In addition to the above projects, Denis and Kathy also attend and exhibit (and sometimes present) at many major neuro-oncology and cancer-related international and regional conferences such as those organised by the Society for Neuro-Oncology (SNO): the European Association of Neuro-Oncology (EANO): American Society of Clinical Oncology (ASCO): the European CanCer Organisation (ECCO): and European Society for Medical Oncology (ESMO).

For further information about the IBTA, please contact Denis Strangman or Kathy Oliver.


Kathy Oliver

International Brain Tumour Alliance – IBTA
Denis Strangman
International Brain Tumour Alliance – IBTA


  • Anton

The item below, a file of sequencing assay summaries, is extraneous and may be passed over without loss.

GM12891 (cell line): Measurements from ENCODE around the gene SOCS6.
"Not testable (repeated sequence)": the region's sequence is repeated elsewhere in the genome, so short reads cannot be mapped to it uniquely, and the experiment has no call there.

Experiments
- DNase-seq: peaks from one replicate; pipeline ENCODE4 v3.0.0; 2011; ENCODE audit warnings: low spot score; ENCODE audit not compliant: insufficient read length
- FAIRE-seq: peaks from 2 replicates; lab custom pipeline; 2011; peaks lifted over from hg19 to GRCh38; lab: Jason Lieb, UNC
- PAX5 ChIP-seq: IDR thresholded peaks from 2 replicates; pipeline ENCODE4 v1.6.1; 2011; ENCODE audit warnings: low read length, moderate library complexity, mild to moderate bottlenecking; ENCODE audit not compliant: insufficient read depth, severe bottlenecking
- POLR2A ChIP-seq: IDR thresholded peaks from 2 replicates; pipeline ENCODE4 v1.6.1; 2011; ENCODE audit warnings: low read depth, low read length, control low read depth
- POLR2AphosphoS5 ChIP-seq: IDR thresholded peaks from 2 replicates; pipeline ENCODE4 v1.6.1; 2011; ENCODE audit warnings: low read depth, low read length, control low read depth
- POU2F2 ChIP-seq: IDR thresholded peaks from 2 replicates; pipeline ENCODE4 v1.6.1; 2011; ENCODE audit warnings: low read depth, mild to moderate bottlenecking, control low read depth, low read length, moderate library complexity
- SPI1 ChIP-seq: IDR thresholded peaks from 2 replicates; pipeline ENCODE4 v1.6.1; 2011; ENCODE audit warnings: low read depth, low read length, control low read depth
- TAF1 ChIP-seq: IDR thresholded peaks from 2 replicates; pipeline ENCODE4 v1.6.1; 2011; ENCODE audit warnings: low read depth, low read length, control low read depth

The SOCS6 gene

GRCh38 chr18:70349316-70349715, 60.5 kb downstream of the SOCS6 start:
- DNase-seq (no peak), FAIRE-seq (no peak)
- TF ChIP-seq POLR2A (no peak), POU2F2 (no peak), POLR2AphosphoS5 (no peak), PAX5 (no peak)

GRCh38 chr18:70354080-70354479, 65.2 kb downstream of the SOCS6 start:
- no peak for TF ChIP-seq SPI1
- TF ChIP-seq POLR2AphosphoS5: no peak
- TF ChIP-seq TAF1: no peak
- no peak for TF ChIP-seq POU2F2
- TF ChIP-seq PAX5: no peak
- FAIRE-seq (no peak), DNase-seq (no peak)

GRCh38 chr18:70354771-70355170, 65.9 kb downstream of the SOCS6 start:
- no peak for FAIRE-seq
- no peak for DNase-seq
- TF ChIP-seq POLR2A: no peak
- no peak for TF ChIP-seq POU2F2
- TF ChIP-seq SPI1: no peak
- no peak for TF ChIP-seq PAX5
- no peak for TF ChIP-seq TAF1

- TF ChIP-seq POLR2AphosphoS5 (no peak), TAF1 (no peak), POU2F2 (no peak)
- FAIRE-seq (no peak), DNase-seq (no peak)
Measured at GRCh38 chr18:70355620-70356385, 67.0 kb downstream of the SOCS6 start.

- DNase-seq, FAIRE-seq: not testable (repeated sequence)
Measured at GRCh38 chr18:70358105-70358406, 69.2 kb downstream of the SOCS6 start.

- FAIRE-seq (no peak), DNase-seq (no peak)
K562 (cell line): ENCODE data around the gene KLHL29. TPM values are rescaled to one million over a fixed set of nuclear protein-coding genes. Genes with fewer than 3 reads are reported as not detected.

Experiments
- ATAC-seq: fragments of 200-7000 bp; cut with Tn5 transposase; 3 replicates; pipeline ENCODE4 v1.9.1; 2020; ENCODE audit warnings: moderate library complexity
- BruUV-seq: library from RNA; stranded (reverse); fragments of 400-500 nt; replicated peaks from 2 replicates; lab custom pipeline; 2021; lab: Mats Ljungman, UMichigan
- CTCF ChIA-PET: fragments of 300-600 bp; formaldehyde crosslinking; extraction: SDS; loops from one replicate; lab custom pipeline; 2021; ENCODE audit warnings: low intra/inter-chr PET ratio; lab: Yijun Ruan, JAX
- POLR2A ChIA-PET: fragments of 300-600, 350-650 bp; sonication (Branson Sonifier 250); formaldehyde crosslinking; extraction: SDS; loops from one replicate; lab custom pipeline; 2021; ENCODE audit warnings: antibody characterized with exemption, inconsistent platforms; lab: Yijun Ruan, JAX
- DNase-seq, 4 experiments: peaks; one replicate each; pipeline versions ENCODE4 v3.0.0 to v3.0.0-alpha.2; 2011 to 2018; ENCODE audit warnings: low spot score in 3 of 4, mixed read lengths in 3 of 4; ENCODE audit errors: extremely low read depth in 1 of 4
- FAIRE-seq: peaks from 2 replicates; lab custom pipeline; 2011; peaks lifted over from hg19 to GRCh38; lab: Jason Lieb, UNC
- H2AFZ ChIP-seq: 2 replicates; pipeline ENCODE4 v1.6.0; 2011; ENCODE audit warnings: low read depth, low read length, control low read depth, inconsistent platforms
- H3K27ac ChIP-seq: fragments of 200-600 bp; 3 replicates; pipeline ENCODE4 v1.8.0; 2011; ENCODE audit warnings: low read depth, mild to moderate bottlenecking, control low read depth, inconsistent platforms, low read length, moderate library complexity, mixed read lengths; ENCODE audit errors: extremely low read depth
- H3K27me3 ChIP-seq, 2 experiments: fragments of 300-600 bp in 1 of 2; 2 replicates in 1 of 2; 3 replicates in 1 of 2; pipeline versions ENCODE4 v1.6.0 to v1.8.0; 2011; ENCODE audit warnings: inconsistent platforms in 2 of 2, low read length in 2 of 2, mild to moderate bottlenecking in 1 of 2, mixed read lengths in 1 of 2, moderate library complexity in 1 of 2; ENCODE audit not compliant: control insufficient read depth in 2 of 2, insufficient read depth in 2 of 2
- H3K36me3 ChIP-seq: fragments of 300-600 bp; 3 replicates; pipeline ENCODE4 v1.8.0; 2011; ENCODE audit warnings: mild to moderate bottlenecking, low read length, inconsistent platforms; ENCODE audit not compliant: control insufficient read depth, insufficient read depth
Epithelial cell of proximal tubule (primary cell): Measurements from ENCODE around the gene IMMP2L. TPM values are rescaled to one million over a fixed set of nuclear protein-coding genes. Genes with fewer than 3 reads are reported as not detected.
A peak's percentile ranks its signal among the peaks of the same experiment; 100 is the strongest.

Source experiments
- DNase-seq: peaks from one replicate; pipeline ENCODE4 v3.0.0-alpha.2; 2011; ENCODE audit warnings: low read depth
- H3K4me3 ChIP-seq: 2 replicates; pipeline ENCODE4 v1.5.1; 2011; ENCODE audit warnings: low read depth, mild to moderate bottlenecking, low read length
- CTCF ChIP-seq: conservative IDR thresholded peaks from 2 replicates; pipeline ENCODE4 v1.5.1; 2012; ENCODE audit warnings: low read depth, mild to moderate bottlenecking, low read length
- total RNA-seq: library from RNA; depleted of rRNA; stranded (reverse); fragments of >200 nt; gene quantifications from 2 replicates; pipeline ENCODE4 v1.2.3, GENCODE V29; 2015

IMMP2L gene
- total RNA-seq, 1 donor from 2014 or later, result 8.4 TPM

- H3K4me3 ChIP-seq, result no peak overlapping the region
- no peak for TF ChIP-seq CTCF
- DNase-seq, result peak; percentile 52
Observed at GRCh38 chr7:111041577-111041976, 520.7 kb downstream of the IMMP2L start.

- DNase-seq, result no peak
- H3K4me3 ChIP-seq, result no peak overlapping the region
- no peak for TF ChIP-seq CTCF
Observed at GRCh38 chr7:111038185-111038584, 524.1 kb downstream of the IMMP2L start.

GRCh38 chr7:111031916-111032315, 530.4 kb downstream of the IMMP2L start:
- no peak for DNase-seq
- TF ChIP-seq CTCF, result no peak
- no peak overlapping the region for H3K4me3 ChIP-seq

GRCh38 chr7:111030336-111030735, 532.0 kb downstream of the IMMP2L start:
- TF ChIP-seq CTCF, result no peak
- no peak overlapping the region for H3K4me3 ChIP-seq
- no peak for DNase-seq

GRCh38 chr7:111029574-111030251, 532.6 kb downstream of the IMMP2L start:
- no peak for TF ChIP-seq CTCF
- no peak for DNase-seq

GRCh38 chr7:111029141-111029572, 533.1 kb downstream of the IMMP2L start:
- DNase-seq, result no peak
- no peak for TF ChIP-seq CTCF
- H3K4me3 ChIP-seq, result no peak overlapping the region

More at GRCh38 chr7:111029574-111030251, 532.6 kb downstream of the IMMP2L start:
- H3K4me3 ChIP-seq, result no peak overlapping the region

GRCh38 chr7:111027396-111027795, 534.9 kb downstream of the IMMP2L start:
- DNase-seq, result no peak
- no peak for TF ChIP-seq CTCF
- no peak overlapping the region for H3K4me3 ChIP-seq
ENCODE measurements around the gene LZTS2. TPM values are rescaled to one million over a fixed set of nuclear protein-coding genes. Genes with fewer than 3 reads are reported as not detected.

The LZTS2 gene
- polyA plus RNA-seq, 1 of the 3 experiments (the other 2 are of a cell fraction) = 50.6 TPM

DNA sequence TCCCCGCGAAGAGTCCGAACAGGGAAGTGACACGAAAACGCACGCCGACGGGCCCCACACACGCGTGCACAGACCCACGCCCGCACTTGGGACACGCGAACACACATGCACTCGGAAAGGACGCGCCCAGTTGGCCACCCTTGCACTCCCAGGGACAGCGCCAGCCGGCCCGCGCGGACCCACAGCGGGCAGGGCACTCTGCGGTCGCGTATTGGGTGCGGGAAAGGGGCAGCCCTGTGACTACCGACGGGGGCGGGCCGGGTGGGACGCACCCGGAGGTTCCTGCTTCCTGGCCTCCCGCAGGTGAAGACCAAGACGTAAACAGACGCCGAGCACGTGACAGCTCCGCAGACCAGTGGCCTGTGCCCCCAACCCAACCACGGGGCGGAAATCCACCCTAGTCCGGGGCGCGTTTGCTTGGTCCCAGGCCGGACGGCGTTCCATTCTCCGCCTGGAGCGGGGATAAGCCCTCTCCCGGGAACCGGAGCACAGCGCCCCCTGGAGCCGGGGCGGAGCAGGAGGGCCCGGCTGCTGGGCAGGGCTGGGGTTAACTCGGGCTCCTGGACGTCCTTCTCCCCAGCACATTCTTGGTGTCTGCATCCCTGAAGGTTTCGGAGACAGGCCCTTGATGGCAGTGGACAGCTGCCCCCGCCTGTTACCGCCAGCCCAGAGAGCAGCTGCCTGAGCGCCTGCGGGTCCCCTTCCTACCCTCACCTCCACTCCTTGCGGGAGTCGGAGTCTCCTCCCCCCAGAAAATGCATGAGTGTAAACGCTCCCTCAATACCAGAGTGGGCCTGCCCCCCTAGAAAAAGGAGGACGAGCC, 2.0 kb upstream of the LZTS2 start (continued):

My husband was dgionased with a GBM 4 in Mid Oct 2007, when I was 38wks pregnant with our son. Over the last few months we have experienced a lot and especially with the hormonal flux I’ve been in from delivery and all I find I’m going from extreme happiness to extreme depression in a matter of just hours of the day sometimes even. I found this site because I was desperatley looking for others who have SURVIVED!! (Or as we actually refer to it in our family kicked cancer’s ass My husband and I learned of our problem when he fell in the middle of the street one day taking his lunch from Burger King to his office. He dropped his bag of food from one hand, picked it up confused, dropped it again, then dropped his drink from the opposite hand and then just fell completely at that point. In the middle of the road he crawled with what muscle control he had to the curb as his friend’s came back to help him out and stop traffic for him.Previous to this he was having severe headaches and nausea and his left eye was getting blurry on him. We blamed the first two on hormones from the pregnancy since with our first child he got the same symptoms but just not as severe. The last was confusing.We took him to our local Dr and he found nothing wrong with him and just blamed a new med he took 14 hours earlier for something else but set us up for an MRI just in case. THANK GOD!The MRI showed a baseball sized tumor in his brain and he was admitted immediately basically. Poor little MRI Dr was out of his mind he was so uncomfortable telling a 30 year old man what was in his head with his VERY pregnant wife sitting there wide eyed. He was sweet.My husband is only 30 years old, great health (active duty army soldier actually).Being Army we had several opinions to make sure everything was correct befor he ended up in Tubingen Hospital (we were stationed in Germany on top of all else). On Nov 7, 2007 he had surgery where there was a full resection I guess they call it. All of the mass was removed and he had NO side effects of this surgery and only occasional headaches from the swelling since that date.He has completed his radiation and chemo (with temodal) and is on his first round of temodal since. We get the results from the first MRI since treatment this monday. We are praying for good things like so many of you are here telling us is actually a possibility!! So many other sites are miserable with nothing but death for our end result. Thank you so much for telling your stories. It gives the rest of us such hope.Thank you guys